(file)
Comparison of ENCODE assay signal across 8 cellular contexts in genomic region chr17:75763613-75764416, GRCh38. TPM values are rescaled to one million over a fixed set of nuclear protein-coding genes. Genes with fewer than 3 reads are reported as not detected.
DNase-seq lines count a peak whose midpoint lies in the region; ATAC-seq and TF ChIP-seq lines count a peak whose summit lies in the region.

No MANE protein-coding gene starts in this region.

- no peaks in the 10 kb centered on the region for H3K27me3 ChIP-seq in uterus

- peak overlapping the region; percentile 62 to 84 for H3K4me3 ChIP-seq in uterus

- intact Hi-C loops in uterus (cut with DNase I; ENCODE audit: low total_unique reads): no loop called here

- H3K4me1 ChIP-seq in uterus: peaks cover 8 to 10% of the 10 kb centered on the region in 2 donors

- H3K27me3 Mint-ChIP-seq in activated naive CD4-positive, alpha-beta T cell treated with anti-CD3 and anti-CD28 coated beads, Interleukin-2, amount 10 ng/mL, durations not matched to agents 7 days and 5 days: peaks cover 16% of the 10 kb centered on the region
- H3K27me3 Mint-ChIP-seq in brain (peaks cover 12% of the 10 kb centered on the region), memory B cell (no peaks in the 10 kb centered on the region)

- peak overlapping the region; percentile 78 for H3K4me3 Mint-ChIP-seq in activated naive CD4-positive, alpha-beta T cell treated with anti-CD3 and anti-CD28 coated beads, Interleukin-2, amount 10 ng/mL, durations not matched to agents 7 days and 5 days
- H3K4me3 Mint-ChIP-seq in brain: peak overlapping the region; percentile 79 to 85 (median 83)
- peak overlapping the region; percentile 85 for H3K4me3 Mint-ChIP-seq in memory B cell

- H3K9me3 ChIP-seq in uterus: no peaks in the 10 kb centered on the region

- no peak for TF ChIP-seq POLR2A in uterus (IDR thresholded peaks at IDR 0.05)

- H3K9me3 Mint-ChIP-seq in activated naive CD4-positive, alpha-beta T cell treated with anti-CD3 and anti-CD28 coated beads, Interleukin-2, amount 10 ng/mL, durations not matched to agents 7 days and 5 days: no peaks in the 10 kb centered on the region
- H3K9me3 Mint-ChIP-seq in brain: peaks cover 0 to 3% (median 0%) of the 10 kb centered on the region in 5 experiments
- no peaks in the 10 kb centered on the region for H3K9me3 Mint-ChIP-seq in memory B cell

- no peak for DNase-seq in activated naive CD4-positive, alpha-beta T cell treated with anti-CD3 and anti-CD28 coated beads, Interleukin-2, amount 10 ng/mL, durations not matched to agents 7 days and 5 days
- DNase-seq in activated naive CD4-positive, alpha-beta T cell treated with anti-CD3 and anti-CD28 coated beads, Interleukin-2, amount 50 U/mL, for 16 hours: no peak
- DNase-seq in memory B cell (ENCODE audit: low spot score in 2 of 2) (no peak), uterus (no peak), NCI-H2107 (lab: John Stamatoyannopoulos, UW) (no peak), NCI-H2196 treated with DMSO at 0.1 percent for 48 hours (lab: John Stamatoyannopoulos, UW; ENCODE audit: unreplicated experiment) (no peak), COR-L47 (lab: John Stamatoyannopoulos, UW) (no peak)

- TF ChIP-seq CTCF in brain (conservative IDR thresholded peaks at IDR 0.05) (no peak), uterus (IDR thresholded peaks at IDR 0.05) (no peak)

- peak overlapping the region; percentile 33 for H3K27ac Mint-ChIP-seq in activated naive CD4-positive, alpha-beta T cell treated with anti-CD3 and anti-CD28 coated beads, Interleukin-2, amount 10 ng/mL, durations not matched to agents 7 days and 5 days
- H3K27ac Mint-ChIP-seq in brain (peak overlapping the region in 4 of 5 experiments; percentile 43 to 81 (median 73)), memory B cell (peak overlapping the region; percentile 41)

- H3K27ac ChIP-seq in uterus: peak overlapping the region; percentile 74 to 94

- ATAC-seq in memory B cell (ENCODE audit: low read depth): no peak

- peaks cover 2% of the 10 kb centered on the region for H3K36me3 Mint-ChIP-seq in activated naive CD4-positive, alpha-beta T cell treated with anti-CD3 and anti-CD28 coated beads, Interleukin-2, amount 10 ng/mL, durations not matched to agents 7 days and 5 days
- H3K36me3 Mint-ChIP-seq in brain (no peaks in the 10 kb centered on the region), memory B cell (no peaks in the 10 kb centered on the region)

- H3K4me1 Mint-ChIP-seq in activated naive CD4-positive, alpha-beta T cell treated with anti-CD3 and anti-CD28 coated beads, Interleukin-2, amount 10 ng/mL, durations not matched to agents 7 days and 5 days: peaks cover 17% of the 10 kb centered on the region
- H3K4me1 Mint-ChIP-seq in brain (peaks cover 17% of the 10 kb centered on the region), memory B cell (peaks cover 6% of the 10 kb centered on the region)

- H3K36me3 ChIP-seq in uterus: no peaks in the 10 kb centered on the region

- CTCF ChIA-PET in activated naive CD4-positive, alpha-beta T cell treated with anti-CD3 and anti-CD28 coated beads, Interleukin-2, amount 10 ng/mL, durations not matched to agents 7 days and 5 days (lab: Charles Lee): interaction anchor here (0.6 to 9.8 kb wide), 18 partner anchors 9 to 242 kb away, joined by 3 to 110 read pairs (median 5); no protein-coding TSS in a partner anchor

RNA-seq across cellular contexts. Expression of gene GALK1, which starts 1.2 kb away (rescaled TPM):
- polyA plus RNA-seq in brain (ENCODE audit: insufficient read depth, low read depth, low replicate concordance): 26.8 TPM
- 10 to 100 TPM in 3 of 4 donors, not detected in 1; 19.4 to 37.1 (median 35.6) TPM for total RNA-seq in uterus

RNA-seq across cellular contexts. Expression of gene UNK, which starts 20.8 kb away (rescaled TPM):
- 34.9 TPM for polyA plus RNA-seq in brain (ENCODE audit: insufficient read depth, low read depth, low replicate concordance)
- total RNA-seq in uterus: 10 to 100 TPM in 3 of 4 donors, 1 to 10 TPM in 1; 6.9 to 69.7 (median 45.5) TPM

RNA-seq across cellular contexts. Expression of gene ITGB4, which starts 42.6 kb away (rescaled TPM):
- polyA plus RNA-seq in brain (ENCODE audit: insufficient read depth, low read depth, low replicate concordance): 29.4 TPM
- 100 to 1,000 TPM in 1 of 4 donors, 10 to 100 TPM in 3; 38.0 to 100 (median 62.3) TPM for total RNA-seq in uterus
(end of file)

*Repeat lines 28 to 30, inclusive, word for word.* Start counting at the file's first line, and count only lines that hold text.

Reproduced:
- H3K4me1 Mint-ChIP-seq in activated naive CD4-positive, alpha-beta T cell treated with anti-CD3 and anti-CD28 coated beads, Interleukin-2, amount 10 ng/mL, durations not matched to agents 7 days and 5 days: peaks cover 17% of the 10 kb centered on the region
- H3K4me1 Mint-ChIP-seq in brain (peaks cover 17% of the 10 kb centered on the region), memory B cell (peaks cover 6% of the 10 kb centered on the region)

- H3K36me3 ChIP-seq in uterus: no peaks in the 10 kb centered on the region